Connections

Advanced Marketing: Once Made, Connections Seem Obvious

By John Parker

Personas. Machine learning. Disruptive business models. Social and mobile. Customer journeys. Marketing automation. Content strategy. New paradigms. Behavioral economics. Design thinking. The list goes on — what’s a marketing leader to do?

Disruption is everywhere, and every marketer has been affected in some way over the past few years. But not all change is productive, and not every initiative has immediate results. A group of us at Kellogg have developed a line of thinking around the power of connections, linking concepts and capabilities together in order to drive real growth. There are many examples of the connections to be made, including:
  • Connecting personas through moments to content and then journeys. Many companies have gone beyond segmentation as they have developed personas. But to get the full value of this work, leaders develop content for the moments that matter to each persona — and place that content at the right point in the customer journey.
  • Connecting consumer engagement (microconversions) to financial results (macroconversions). Clicks, likes and follows are nice as long as they ultimately contribute to attracting new customers, expanding margin per customer and increasing retention in a clear and measurable way.
  • Connecting complementary goods and services on platforms. As companies such as Amazon, Google, Apple and Facebook develop increasingly dominant positions as platform providers, other companies are growing by working together on these platforms to provide integrated offerings to customers.
  • Connecting services to products through business models and employees. Digital technology is frequently creating opportunities to serve customers in ways that are both better and more cost-effective by creating services based on products rather than selling the products themselves. Succeeding at this often depends on the enthusiasm of front-line employees.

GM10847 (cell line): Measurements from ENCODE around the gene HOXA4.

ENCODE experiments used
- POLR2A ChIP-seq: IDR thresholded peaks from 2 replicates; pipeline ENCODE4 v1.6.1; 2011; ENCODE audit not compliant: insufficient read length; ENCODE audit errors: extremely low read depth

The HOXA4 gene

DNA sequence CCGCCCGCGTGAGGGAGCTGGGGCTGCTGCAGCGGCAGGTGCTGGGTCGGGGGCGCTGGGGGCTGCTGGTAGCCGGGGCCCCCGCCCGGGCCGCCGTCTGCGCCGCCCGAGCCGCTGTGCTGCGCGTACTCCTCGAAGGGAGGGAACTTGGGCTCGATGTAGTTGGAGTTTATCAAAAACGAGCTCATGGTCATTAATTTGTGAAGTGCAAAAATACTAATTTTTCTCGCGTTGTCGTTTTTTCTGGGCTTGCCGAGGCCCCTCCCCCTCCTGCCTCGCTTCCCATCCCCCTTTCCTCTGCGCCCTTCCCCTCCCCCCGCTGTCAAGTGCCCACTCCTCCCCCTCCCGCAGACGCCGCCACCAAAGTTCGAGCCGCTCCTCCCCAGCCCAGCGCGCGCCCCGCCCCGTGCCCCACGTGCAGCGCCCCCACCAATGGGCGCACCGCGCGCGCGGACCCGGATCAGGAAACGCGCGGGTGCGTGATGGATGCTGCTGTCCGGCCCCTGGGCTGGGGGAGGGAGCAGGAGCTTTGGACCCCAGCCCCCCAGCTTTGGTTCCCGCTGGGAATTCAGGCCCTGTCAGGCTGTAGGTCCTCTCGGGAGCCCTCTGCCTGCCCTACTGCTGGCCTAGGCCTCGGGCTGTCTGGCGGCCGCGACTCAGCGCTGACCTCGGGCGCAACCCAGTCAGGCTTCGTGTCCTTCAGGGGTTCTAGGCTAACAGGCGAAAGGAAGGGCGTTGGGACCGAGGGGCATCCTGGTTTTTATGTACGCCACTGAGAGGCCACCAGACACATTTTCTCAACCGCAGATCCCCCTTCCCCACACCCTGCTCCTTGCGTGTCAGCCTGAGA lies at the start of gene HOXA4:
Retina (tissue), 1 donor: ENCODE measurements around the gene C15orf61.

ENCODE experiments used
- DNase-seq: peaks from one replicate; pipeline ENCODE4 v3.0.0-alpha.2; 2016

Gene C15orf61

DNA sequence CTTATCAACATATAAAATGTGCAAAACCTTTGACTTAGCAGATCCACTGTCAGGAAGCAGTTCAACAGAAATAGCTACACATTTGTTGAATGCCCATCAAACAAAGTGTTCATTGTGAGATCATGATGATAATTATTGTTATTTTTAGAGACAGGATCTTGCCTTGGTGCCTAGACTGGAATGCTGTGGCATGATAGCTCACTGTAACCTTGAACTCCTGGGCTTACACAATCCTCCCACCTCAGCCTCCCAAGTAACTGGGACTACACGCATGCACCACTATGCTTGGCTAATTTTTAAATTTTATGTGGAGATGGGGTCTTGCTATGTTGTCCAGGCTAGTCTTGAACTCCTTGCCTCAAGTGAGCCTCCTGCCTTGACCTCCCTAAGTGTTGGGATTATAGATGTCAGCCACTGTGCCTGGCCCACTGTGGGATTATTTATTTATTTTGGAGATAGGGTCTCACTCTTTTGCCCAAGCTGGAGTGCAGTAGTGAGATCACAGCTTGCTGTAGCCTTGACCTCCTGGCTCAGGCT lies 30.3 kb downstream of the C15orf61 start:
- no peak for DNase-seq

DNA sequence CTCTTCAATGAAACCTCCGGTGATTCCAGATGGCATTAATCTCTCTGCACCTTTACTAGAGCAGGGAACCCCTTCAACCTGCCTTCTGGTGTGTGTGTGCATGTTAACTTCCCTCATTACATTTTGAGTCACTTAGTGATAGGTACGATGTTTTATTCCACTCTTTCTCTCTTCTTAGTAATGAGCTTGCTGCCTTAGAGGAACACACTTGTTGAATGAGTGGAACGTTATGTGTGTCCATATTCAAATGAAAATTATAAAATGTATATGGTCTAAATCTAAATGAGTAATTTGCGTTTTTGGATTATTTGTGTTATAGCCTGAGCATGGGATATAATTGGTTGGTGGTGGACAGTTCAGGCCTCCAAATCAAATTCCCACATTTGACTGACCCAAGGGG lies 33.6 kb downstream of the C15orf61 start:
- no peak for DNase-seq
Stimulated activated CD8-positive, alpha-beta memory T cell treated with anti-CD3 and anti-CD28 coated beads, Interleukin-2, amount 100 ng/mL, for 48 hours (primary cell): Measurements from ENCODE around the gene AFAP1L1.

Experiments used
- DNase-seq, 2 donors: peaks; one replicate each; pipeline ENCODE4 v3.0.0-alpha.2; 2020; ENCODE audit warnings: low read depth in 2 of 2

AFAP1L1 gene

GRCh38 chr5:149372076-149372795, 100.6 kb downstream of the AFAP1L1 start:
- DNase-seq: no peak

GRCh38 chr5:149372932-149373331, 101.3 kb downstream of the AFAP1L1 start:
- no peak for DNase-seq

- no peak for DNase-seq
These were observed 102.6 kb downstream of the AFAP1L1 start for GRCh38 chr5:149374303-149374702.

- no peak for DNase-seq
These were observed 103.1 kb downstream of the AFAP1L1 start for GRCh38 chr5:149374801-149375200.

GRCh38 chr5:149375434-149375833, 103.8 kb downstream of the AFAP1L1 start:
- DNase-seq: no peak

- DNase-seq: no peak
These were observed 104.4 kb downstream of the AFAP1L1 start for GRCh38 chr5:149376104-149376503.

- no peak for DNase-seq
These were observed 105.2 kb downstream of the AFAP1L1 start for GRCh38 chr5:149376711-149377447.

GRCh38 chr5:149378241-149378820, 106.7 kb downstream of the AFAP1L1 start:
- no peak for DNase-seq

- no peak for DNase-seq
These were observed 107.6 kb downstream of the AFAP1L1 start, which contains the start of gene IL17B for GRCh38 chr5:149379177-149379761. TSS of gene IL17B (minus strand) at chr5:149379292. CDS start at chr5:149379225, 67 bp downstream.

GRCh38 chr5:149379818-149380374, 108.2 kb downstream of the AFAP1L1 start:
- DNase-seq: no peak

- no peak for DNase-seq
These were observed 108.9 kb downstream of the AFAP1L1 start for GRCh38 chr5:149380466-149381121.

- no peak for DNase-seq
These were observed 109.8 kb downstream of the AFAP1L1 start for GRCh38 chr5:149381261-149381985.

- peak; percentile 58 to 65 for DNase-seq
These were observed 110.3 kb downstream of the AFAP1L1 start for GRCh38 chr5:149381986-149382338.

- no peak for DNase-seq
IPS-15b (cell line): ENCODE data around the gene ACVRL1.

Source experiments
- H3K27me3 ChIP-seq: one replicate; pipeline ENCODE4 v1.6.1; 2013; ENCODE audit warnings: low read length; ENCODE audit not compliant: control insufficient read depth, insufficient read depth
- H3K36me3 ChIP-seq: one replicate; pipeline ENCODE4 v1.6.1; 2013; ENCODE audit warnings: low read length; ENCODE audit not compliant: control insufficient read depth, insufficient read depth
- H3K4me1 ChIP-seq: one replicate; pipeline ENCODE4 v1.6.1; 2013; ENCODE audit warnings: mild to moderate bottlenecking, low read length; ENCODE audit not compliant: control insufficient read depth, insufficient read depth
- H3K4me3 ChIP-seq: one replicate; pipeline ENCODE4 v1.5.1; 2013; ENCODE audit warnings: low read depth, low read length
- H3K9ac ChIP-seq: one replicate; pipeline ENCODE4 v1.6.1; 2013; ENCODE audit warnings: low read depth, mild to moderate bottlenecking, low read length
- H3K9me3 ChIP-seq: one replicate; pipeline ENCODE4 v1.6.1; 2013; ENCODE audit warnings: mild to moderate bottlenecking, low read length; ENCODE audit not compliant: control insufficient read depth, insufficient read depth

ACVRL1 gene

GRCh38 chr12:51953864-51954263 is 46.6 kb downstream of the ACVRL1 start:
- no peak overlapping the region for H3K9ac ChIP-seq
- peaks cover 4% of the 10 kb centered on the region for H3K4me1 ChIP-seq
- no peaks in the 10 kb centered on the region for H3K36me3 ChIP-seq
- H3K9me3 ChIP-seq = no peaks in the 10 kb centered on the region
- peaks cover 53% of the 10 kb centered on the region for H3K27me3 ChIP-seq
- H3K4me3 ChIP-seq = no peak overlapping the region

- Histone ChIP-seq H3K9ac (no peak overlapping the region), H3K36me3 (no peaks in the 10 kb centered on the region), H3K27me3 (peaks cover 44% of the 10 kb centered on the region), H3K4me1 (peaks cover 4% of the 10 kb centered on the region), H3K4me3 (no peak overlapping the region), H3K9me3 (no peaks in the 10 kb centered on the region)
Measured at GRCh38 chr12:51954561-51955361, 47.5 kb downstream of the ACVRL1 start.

• Connecting data to action through technology stacks and machine learning. Companies are striving to build systems architectures that link data across the customer journey, tracking and improving the effectiveness of a set of practices and decision rules all along the way.
  • Connecting organizations to change through courageous leadership. Digital transformations are challenging, and leaders with vision still face the task of convincing colleagues to follow.
The ongoing opportunities triggered by the emergence of the digital world have many names, from disruption or transformation to revolution. Every company is being affected, and those that make the right connections are most likely to continue to thrive.
John Parker is a Clinical Assistant Professor of Executive Education and Senior Academic Director at Kellogg, teaching Digital Marketing and other customer-related topics. He is currently leading a new initiative to develop and implement Kellogg ExecEd's digital distance learning strategy, beginning with a series to keep Kellogg alumni at the leading edge of marketing thinking through live Telepresence sessions with leading faculty. John also leads many of Kellogg’s relationships in Latin America.

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Advanced Marketing Management

For executives navigating an ever-changing marketing landscape, this program gives participants practical knowledge of marketing management tools and how to implement them into a successful strategy.

Advanced Marketing Management: Upcoming Sessions

April 16-20, 2018

Start: April 16 at 8:30 AM

End: April 20 at 12:00 PM

LOCATION: Evanston campus

$9,900

Fee includes lodging and most meals

December 3-7, 2018

Start: December 3 at 8:30 AM

End: December 7 at 12:00 PM

LOCATION: Evanston campus

$9,900

Fee includes lodging and most meals

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